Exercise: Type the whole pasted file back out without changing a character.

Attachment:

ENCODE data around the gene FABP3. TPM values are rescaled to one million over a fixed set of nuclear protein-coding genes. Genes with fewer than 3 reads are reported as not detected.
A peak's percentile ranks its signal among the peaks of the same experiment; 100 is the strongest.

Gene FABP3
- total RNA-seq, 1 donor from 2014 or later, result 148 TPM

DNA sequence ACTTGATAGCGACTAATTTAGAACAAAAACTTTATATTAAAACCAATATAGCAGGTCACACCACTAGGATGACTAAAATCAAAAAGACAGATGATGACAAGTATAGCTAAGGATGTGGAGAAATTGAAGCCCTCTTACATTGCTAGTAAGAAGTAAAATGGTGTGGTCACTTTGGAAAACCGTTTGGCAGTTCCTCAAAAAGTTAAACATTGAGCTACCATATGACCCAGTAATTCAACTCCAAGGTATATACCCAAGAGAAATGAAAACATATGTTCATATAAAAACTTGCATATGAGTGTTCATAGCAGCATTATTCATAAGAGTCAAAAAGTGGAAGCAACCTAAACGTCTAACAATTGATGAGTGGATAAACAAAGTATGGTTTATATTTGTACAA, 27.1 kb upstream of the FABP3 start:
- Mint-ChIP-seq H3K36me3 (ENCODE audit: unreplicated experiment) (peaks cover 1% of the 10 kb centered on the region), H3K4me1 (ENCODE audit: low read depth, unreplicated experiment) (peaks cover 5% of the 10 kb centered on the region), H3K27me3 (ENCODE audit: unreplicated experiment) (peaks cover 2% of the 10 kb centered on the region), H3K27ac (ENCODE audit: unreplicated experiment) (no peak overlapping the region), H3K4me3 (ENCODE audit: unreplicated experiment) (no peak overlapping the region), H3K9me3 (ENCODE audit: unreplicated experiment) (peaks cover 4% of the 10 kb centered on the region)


ENCODE data around the gene FABP3. TPM values are rescaled to one million over a fixed set of nuclear protein-coding genes. Genes with fewer than 3 reads are reported as not detected.
A peak's percentile ranks its signal among the peaks of the same experiment; 100 is the strongest.

Gene FABP3
- total RNA-seq, 1 donor from 2014 or later, result 148 TPM

DNA sequence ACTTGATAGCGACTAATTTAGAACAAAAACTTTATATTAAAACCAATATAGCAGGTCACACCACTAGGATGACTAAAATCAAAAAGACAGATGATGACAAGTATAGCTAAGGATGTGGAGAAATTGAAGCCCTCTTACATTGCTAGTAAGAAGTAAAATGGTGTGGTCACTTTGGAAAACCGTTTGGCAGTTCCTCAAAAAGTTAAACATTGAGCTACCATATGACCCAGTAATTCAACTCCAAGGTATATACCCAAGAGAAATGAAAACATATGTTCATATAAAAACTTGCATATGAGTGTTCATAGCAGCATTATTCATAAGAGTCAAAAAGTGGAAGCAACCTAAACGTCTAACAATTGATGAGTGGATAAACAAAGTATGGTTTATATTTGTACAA, 27.1 kb upstream of the FABP3 start:
- Mint-ChIP-seq H3K36me3 (ENCODE audit: unreplicated experiment) (peaks cover 1% of the 10 kb centered on the region), H3K4me1 (ENCODE audit: low read depth, unreplicated experiment) (peaks cover 5% of the 10 kb centered on the region), H3K27me3 (ENCODE audit: unreplicated experiment) (peaks cover 2% of the 10 kb centered on the region), H3K27ac (ENCODE audit: unreplicated experiment) (no peak overlapping the region), H3K4me3 (ENCODE audit: unreplicated experiment) (no peak overlapping the region), H3K9me3 (ENCODE audit: unreplicated experiment) (peaks cover 4% of the 10 kb centered on the region)